6653084[13] Anti-erbB-2 antibodies to human receptor related to but distinct from EGF receptor
6660488[14] Antibodies for the alpha platelet-derived growth factor receptor
6709842[15] DNA encoding a growth factor specific for epithelial cells
6833132[16] Method of stimulating epithelial cells using keratinocyte growth factor (KGF) and method of inhibiting KGF activity


Partial list:

  • Akiri G, Cherian M, Vijayakumar S, Liu G, Bafico A, Aaronson S. "Wnt pathway aberrations including autocrine Wnt activation occur at high frequency in human non-small-cell lung carcinoma." Oncogene 2009; 28: 2163-2172. PMID 19377513
  • Liu G, Grumolato L, Arroyave R, Qiao H, Akiri G, Aaronson S. "Canonical Wnts function as potent regulators of osteogenesis by human mesenchymal stem cells." Journal of Cell Biology 2009 April; 185(1): 67-75. PMID 19349579
  • Zhao B, Benson E, Qiao R, Wang X, Kim S, Manfredi J, Lee S, Aaronson S. "Cellular senescence and organismal ageing in the absence of p21 CIP1/WAF1 in ku80-/-mice." EMBO 2009;: 71-78. PMID 19079133
  • Ongusaha PP, Qi HH, Raj L, Kim YB, Aaronson SA, Davis R, Shi Y, Liao J, Lee SW. "Identification of ROCK1 as an Upstream Activator of the JIP-3 to JNK Signaling Axis in Response to UVB Damage." Sci Signal 2008 Nov 25; 1(47): ra14. PMID 19036714
  • Munoz-Fontella C, Macip S, Martinez-Sobrido L, Brown L, Ashour J, Garcia-Sastre A, Lee SW, Aaronson SA. "Transcriptional role of p53 in Interferon-mediated antiviral immunity." Journal of Exp. Med 2008 July;: 1-10. PMID 18663127
  • Mahale A, Khan Z, Igarashi M, Nanjangud G, Qiao RF, Yao S, Lee SW, Aaronson SA. "Clonal Selection in Malignant Transformation of Human Fibroblasts Transduces with Defined Cellualr Oncogenes." Cancer Research 2008; 68(5): 1417-1426. PMID 18316605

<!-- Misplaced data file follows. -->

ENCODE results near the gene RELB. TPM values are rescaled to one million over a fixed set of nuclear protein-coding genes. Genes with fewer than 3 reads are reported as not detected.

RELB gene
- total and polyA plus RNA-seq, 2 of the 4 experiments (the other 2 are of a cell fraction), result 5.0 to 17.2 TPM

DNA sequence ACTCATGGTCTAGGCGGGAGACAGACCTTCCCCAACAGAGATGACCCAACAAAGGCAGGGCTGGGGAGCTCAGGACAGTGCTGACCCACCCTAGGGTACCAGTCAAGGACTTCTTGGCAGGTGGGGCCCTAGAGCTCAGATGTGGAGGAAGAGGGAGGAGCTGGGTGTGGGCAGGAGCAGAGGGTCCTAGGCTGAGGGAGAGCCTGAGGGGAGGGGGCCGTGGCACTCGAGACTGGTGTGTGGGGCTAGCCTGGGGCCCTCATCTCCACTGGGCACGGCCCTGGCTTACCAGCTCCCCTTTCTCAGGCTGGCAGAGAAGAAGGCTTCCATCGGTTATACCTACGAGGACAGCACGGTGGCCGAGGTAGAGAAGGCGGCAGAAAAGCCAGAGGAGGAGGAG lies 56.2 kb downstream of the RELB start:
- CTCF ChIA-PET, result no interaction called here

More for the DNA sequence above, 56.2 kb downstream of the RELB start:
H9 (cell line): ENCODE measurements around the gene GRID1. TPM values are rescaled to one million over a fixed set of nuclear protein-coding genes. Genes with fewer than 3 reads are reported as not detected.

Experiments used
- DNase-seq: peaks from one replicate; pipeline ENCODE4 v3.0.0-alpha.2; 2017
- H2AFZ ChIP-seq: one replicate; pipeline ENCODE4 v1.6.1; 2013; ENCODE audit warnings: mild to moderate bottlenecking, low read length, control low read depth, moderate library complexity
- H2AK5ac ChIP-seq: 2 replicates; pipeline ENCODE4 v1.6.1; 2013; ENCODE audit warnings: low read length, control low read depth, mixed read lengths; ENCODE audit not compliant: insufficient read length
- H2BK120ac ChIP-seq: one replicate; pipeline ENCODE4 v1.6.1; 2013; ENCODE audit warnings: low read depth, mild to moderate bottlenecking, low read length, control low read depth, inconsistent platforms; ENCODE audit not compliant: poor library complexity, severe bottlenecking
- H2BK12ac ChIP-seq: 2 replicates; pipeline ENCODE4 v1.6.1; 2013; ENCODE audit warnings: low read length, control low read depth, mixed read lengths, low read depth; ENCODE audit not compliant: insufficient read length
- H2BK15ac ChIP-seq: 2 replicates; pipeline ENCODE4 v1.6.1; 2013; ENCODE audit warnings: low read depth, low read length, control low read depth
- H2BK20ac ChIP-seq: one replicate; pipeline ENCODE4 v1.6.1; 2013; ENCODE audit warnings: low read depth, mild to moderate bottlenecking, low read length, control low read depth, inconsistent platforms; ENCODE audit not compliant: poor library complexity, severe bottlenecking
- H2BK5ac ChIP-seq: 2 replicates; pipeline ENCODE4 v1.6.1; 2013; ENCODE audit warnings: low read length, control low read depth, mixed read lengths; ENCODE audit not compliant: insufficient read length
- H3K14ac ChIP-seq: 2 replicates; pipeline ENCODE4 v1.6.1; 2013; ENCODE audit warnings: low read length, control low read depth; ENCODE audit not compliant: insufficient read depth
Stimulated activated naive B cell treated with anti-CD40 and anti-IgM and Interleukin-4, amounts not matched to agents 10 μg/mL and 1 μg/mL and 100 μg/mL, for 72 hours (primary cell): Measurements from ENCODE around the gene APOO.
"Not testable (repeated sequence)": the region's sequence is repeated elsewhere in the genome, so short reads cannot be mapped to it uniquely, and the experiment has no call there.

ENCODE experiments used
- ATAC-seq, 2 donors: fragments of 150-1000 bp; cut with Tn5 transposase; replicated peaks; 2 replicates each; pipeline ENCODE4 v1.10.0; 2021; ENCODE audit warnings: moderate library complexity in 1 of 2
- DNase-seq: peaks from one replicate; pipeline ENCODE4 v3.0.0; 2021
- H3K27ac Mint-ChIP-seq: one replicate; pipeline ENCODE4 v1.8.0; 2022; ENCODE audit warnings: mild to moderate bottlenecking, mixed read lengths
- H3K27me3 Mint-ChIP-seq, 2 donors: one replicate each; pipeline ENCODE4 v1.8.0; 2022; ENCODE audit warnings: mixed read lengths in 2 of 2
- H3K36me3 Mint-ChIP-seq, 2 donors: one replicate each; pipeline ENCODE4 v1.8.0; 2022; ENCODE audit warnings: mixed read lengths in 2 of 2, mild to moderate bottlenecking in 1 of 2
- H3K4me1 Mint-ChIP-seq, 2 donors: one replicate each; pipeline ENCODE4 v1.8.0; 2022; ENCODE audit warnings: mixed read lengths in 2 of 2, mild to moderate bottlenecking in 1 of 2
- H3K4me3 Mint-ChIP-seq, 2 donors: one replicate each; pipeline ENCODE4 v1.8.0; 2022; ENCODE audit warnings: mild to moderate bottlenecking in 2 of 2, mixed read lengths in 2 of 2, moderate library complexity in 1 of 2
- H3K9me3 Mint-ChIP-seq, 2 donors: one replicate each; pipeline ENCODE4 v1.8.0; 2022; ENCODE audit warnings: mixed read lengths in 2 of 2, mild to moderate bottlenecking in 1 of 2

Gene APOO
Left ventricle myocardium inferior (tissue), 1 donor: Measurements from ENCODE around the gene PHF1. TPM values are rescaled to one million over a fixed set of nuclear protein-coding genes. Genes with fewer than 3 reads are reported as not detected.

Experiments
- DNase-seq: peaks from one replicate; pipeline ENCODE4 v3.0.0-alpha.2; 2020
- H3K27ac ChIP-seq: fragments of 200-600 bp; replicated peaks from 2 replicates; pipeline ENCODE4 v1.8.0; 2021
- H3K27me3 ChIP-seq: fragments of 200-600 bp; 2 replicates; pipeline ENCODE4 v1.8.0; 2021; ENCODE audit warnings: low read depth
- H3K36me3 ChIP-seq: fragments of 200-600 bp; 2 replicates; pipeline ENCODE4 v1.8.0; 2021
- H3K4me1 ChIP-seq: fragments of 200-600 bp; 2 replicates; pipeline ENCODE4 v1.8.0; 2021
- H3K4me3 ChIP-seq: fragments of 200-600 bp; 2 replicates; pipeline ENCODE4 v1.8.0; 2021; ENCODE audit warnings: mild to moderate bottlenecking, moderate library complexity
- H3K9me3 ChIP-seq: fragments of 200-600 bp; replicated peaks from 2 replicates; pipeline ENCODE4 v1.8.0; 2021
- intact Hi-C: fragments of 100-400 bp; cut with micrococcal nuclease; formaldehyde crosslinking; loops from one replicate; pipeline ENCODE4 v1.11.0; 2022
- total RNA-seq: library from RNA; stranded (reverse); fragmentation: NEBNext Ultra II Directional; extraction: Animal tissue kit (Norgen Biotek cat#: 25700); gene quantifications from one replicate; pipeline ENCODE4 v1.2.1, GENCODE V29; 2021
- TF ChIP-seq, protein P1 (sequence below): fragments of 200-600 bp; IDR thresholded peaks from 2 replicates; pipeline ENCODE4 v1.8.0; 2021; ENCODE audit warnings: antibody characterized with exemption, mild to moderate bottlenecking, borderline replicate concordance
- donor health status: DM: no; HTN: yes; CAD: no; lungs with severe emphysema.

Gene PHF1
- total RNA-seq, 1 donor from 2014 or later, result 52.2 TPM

• Brown L, Ongusaha P, Kim H, Nuti S, Mandinova A, Lee J, Khosravi-Far R, Aaronson SA, Lee S. "CDIP, a novel pro-apoptotic gene, regulates TNFalpha-mediated apoptosis in a p53-dependent manner." The EMBO Journal 2007; 26(14): 3410-3422. PMID 17599062
  • Das S, Raj L, Zhao B, Bernstein A, Aaronson SA, Lee SA. "Hzf, a key modulator of p53 mediated transcription, functions as a critical determinant of cell survival and death upon genotoxic stress." Cell 2007; 130: 624-637. PMID 17719541


  1. ^ a b "ACGT® - Scientifc Advisory Council - Stuart A. Aaronson, M.D.". Retrieved 2010-01-06.  
  2. ^ a b "Breast Cancer Research Foundation: Stuart Aaronson". Retrieved 2010-01-06.  
  3. ^ a b c d "Mount Sinai School of Medicine - Faculty profile". Retrieved 2010-01-06.  
  4. ^ a b "The Black Family Stem Cell Institute". Retrieved 2010-01-06.  
  5. ^ "Human Keratinocyte Growth Factor (KGF) from GenWay Biotech, Inc. - Biocompare". Retrieved 2010-01-06.  
  6. ^ "Keratinocyte growth factor is a growth factor for mammary epithelium in vivo. The mammary epithelium of lactating rats is resistant to the proliferative action of keratinocyte growth factor.". Retrieved 2010-01-06.  
  7. ^ "United States Patent: 6479255".  
  8. ^ "United States Patent: 6225088".  
  9. ^ "United States Patent: 6228600".  
  10. ^ "United States Patent: 6403769".  
  11. ^ "United States Patent: 6566098".  
  12. ^ "United States Patent: 6639060".  
  13. ^ "United States Patent: 6653084".  
  14. ^ "United States Patent: 6660488".  
  15. ^ "United States Patent: 6709842".  
  16. ^ "United States Patent: 6833132".